Just a little over a year ago, I wrote about my visit to the Chateau de Seriege near Cruzy (read that post here). This year, the tourist office of the Communaute de Communes Canal-Lirou Saint Chinianais organised another visit, connected to last year’s visit by a common theme: Gustave Fayet.
Gustave Fayet was a rich art collector and artist, business man and patron of arts. He had inherited great wealth from his parents, which he put to good use.
Our visit was to Chateau Milhau, near Puisserguier. This estate had been passed to Gustave Fayet in 1893 by his father on the occasion of Gustave’s marriage to Madeleine d’Andoque de Seriege. He moved to Milhau with his new wife, and immediately made a start on improving the vineyards and embellishing the buildings. When his father died in 1899 Gustave and Madeleine moved to another of their newly inherited estates, and gave up living at Milhau. After the death of Gustave Fayet in 1928, his son Leon Fayet sold the estate at Milhau. The Maison de Maitre was abandoned in the 1970s and fell into total ruin. In 2008 Norman and Diana Tutt, a couple from Britain, fell in love with the buildings. Since then they have carried out a restoration project, using original materials wherever possible. Our visit of the buildings was guided by Norman Tutt, who met us in the garden just outside the house.
We admired the facade with its terracotta decorations, sculpted by Louis Paul, an artist friend of Gustave Fayet.
A frieze of grape-and-vine-leaf relief tiles runs along the roof line.
The porch underneath the tower connected the courtyard behind the house with the garden in front. On the wall was another terracotta relief, and below this relief would have been the front door into the Fayets’ private accommodation.
We entered the house by a door from the courtyard, and ascended to the first floor. When the Tutts had started restoration works, the building was a total ruin, with rotten floors and leaking roofs. They did uncover a few traces of the former habitants: here and there, patches of old wallpaper had escaped the ravages of time and could be preserved, either in situ or as part of a collage:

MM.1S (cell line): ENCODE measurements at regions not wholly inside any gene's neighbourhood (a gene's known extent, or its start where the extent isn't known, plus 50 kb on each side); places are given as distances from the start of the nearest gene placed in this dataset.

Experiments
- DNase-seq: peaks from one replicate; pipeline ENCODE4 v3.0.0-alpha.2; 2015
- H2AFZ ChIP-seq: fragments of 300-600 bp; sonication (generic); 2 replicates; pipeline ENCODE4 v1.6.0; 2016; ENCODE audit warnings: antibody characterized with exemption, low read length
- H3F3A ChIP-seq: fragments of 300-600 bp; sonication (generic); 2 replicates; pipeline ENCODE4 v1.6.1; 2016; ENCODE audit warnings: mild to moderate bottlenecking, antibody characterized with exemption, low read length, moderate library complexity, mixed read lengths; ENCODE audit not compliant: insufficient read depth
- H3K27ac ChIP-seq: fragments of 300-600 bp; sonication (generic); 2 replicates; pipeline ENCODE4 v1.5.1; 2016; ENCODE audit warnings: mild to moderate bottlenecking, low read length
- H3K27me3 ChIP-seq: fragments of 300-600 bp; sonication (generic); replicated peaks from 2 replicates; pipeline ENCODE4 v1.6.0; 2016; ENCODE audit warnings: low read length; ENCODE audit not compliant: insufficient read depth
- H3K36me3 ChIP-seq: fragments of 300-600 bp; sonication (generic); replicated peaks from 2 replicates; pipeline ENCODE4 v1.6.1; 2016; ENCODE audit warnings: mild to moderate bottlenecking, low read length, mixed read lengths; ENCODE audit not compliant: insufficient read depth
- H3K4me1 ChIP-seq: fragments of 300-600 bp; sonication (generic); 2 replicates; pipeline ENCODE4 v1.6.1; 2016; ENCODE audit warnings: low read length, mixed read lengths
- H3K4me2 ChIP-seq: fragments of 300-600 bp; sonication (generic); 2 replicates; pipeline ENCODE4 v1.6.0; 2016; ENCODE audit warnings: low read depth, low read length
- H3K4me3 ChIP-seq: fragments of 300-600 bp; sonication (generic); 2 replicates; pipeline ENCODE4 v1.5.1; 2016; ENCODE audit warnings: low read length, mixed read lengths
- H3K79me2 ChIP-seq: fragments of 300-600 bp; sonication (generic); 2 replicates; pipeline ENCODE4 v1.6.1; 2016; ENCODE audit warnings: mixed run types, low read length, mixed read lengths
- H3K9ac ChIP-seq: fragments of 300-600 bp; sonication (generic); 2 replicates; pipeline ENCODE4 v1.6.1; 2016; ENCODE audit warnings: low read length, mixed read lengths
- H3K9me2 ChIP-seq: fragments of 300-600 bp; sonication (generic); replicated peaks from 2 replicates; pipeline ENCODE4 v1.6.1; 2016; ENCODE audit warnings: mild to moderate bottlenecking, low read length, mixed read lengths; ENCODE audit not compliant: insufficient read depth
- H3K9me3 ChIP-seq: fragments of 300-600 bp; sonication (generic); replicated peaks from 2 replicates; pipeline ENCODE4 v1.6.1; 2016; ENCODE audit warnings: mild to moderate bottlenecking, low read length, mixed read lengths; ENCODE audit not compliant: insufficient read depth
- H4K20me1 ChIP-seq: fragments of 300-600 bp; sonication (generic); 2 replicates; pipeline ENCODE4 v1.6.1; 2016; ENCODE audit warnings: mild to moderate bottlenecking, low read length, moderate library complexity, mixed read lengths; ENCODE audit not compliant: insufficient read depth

Some of the wallpapers were made by the French firm Zuber, which is still producing high quality wallpapers today. I was totally charmed by some of the details of the restoration, such as these porcelain light switches, produced by Fontini.
We continued to what is today Norman and Diana Tutt’s library:
The French doors overlook the garden, and open onto a little balcony. At one time a grand double staircase would have led down to the garden from where the balcony is today. The spiral staircase in the left hand corner leads up to what had been Gustave Fayet’s atelier. Before his time, that part of the tower had housed a clock mechanism. Gustave Fayet had larger windows installed, and used the room to paint.
Here is a picture which Gabriel Fayet, Gustave’s father, painted of Chateau Milhau – you can see the clock still in place, as well as the grand staircase leading from the first floor down to the garden.
Gustave Fayet painted these watercolours, which were later used as motifs for carpets:
The views from the house are spectacular. On a clear day one can see as far as the sea! This is Domaine La Bouscade, the closest neighbour:
The spiral staircase is very similar to the one in the dining room at Cafe de la Paix in St Chinian.
I ended my visit with a little walk. Here are some views of the garden:
The chapel was built by Gustave and Madeleine Fayet:
The enormous wine cellars were enlarged by Gustave Fayet’s father in 1875:
If you are interested in finding out more about Gustave Fayet, there’s a very good book, which is available from the tourist office in Capestang, entitled “Gustave Fayet, chateaux, vignobles et mecenat en Languedoc”. The book is also available on the Midihideaways Bookshop (Amazon) under the heading “Books by Local Authors”.
You can also visit the Musee Fayet in Beziers, a former residence of Gustave Fayet and his family, as well as the Abbaye de Fontfroide near Narbonne, which still belongs to Gustave Fayet’s descendants. I’ll visit both with/for you before too long!